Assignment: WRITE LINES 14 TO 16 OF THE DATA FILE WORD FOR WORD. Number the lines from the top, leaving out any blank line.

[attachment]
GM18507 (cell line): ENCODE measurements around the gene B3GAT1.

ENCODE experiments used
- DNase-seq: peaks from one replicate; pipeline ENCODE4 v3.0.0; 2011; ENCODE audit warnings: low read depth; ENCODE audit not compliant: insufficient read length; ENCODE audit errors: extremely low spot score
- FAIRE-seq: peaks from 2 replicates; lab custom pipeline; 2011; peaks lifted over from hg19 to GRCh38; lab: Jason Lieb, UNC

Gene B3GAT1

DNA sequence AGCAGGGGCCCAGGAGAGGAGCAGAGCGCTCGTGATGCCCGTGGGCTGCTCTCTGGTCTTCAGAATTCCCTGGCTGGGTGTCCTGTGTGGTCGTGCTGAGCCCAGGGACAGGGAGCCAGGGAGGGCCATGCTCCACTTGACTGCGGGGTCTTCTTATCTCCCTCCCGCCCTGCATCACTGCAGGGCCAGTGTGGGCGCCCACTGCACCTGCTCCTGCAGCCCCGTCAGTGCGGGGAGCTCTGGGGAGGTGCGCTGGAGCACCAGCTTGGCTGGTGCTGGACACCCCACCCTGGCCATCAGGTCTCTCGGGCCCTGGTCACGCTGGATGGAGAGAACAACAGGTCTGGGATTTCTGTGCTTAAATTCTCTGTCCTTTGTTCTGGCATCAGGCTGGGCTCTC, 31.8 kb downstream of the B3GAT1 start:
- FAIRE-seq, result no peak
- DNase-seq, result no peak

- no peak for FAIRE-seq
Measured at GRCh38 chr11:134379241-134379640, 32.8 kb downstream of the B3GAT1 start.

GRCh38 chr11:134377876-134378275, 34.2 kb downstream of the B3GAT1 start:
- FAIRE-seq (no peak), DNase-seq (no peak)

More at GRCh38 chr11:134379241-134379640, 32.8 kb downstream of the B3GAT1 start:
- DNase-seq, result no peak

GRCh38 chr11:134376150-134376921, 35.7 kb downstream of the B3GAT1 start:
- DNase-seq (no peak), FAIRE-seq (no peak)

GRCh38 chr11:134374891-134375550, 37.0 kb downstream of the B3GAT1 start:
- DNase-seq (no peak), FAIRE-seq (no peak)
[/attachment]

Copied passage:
- DNase-seq, result no peak

GRCh38 chr11:134376150-134376921, 35.7 kb downstream of the B3GAT1 start:
- DNase-seq (no peak), FAIRE-seq (no peak)